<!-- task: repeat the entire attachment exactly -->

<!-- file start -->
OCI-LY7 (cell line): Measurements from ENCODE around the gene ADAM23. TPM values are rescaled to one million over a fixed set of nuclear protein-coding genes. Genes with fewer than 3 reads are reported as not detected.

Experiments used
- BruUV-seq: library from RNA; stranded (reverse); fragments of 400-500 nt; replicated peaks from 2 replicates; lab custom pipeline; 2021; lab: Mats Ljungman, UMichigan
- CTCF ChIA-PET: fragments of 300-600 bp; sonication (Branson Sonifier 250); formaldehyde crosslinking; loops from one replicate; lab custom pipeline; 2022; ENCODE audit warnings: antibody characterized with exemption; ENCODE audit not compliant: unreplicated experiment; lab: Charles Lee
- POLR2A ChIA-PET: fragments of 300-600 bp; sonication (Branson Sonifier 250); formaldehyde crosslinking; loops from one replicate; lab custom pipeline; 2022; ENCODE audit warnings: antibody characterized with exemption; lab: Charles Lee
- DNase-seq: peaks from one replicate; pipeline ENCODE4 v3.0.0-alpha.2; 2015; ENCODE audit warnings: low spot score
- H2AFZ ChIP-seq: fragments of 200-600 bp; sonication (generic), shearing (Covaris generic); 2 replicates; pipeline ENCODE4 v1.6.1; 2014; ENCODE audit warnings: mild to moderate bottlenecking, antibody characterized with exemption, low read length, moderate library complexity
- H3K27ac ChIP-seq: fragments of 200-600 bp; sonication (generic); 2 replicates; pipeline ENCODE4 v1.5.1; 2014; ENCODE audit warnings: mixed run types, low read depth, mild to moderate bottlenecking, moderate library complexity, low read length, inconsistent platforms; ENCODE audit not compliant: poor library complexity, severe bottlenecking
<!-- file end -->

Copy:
OCI-LY7 (cell line): Measurements from ENCODE around the gene ADAM23. TPM values are rescaled to one million over a fixed set of nuclear protein-coding genes. Genes with fewer than 3 reads are reported as not detected.

Experiments used
- BruUV-seq: library from RNA; stranded (reverse); fragments of 400-500 nt; replicated peaks from 2 replicates; lab custom pipeline; 2021; lab: Mats Ljungman, UMichigan
- CTCF ChIA-PET: fragments of 300-600 bp; sonication (Branson Sonifier 250); formaldehyde crosslinking; loops from one replicate; lab custom pipeline; 2022; ENCODE audit warnings: antibody characterized with exemption; ENCODE audit not compliant: unreplicated experiment; lab: Charles Lee
- POLR2A ChIA-PET: fragments of 300-600 bp; sonication (Branson Sonifier 250); formaldehyde crosslinking; loops from one replicate; lab custom pipeline; 2022; ENCODE audit warnings: antibody characterized with exemption; lab: Charles Lee
- DNase-seq: peaks from one replicate; pipeline ENCODE4 v3.0.0-alpha.2; 2015; ENCODE audit warnings: low spot score
- H2AFZ ChIP-seq: fragments of 200-600 bp; sonication (generic), shearing (Covaris generic); 2 replicates; pipeline ENCODE4 v1.6.1; 2014; ENCODE audit warnings: mild to moderate bottlenecking, antibody characterized with exemption, low read length, moderate library complexity
- H3K27ac ChIP-seq: fragments of 200-600 bp; sonication (generic); 2 replicates; pipeline ENCODE4 v1.5.1; 2014; ENCODE audit warnings: mixed run types, low read depth, mild to moderate bottlenecking, moderate library complexity, low read length, inconsistent platforms; ENCODE audit not compliant: poor library complexity, severe bottlenecking